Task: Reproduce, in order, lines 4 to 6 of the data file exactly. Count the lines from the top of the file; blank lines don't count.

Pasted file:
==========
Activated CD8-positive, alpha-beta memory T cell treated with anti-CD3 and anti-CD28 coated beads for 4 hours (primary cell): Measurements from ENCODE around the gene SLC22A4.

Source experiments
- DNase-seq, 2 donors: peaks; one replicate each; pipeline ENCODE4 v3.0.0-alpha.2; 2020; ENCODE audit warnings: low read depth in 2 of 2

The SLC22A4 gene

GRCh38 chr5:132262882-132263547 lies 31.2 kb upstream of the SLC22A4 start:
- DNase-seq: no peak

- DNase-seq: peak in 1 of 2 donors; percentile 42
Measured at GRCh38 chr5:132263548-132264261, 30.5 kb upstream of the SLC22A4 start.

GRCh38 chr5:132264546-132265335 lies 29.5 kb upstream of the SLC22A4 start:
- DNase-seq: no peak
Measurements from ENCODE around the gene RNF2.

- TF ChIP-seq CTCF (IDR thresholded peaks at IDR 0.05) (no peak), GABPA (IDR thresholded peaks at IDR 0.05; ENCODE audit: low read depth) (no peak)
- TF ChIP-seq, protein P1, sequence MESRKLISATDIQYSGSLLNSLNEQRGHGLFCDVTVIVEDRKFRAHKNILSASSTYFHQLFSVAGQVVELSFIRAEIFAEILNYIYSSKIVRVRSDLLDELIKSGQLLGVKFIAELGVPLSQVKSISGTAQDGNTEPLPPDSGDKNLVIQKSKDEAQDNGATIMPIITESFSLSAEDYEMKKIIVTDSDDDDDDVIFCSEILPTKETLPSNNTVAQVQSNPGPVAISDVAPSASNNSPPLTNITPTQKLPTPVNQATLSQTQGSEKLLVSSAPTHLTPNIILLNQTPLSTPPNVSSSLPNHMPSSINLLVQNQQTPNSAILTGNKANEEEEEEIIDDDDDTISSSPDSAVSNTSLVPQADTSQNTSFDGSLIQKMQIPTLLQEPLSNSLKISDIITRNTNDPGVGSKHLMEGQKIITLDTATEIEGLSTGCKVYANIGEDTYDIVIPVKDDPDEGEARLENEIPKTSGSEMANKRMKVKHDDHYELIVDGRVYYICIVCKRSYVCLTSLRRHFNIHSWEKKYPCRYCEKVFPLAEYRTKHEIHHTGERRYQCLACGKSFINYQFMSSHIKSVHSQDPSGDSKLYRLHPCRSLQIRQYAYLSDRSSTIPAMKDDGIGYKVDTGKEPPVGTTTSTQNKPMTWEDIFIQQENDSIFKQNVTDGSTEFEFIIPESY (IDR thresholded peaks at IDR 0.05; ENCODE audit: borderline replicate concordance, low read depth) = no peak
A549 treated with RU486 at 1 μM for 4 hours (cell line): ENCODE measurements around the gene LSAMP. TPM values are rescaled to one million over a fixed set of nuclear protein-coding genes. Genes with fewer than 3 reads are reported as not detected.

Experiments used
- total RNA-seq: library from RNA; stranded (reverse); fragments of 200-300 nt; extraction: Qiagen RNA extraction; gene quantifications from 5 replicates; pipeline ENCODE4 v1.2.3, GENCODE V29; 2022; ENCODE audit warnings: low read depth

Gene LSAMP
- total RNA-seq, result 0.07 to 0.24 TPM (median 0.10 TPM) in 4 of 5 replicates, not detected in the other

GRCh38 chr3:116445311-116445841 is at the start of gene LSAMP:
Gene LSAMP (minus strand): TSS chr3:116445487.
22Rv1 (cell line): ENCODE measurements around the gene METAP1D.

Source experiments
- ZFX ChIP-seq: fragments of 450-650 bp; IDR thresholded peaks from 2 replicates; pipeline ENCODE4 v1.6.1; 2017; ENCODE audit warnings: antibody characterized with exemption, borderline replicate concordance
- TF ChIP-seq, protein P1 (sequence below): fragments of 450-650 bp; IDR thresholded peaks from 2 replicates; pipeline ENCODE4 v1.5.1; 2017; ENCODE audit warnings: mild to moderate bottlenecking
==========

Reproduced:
The SLC22A4 gene

GRCh38 chr5:132262882-132263547 lies 31.2 kb upstream of the SLC22A4 start:
- DNase-seq: no peak